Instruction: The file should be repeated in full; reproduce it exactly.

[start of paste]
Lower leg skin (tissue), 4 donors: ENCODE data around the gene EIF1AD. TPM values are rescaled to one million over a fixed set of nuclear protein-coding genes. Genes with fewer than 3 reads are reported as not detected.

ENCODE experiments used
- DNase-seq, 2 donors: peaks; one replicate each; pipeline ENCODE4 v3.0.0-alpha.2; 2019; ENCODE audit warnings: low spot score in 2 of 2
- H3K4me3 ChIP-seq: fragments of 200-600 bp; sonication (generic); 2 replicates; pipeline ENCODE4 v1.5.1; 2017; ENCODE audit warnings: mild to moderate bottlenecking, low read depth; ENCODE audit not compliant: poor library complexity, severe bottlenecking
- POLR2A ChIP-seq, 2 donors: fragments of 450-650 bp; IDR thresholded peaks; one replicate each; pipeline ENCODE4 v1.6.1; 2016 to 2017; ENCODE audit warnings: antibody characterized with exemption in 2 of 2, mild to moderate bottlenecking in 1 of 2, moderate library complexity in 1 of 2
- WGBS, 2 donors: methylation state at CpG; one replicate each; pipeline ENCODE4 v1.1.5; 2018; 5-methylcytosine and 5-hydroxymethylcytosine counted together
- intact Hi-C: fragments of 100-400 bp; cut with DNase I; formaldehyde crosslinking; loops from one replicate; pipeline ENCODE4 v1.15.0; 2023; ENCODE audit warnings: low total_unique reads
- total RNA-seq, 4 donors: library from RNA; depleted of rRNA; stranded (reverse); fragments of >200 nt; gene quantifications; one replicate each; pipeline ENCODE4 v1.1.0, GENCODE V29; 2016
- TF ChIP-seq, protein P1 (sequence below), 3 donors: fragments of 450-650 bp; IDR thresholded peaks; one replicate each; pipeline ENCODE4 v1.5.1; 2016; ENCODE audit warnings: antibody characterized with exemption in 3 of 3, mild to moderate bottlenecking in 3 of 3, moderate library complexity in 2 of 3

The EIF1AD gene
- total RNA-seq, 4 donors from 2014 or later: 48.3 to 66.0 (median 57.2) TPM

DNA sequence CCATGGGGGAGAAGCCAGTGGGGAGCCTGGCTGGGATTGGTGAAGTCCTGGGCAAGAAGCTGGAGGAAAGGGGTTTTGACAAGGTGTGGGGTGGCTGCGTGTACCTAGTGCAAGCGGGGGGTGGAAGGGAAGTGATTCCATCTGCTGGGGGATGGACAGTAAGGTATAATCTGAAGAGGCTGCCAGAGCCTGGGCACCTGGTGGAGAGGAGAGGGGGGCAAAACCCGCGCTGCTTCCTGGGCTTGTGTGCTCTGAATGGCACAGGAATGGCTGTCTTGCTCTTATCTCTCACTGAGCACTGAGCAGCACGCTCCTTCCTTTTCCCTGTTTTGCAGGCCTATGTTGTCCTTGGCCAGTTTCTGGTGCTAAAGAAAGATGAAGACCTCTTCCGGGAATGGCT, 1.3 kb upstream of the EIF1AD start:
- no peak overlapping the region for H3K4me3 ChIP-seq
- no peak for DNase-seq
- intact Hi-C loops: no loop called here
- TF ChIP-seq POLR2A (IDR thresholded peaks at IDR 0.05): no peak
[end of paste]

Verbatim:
Lower leg skin (tissue), 4 donors: ENCODE data around the gene EIF1AD. TPM values are rescaled to one million over a fixed set of nuclear protein-coding genes. Genes with fewer than 3 reads are reported as not detected.

ENCODE experiments used
- DNase-seq, 2 donors: peaks; one replicate each; pipeline ENCODE4 v3.0.0-alpha.2; 2019; ENCODE audit warnings: low spot score in 2 of 2
- H3K4me3 ChIP-seq: fragments of 200-600 bp; sonication (generic); 2 replicates; pipeline ENCODE4 v1.5.1; 2017; ENCODE audit warnings: mild to moderate bottlenecking, low read depth; ENCODE audit not compliant: poor library complexity, severe bottlenecking
- POLR2A ChIP-seq, 2 donors: fragments of 450-650 bp; IDR thresholded peaks; one replicate each; pipeline ENCODE4 v1.6.1; 2016 to 2017; ENCODE audit warnings: antibody characterized with exemption in 2 of 2, mild to moderate bottlenecking in 1 of 2, moderate library complexity in 1 of 2
- WGBS, 2 donors: methylation state at CpG; one replicate each; pipeline ENCODE4 v1.1.5; 2018; 5-methylcytosine and 5-hydroxymethylcytosine counted together
- intact Hi-C: fragments of 100-400 bp; cut with DNase I; formaldehyde crosslinking; loops from one replicate; pipeline ENCODE4 v1.15.0; 2023; ENCODE audit warnings: low total_unique reads
- total RNA-seq, 4 donors: library from RNA; depleted of rRNA; stranded (reverse); fragments of >200 nt; gene quantifications; one replicate each; pipeline ENCODE4 v1.1.0, GENCODE V29; 2016
- TF ChIP-seq, protein P1 (sequence below), 3 donors: fragments of 450-650 bp; IDR thresholded peaks; one replicate each; pipeline ENCODE4 v1.5.1; 2016; ENCODE audit warnings: antibody characterized with exemption in 3 of 3, mild to moderate bottlenecking in 3 of 3, moderate library complexity in 2 of 3

The EIF1AD gene
- total RNA-seq, 4 donors from 2014 or later: 48.3 to 66.0 (median 57.2) TPM

DNA sequence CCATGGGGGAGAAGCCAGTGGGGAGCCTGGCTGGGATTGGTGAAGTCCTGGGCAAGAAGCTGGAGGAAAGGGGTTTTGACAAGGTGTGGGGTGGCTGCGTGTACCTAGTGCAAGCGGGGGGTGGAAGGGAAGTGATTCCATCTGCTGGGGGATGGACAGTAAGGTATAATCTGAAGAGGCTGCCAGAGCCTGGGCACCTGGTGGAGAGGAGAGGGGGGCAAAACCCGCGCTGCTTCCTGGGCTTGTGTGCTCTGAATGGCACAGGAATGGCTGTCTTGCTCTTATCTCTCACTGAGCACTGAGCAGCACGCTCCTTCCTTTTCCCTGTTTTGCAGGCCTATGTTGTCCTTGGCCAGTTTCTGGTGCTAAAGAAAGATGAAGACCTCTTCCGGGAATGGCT, 1.3 kb upstream of the EIF1AD start:
- no peak overlapping the region for H3K4me3 ChIP-seq
- no peak for DNase-seq
- intact Hi-C loops: no loop called here
- TF ChIP-seq POLR2A (IDR thresholded peaks at IDR 0.05): no peak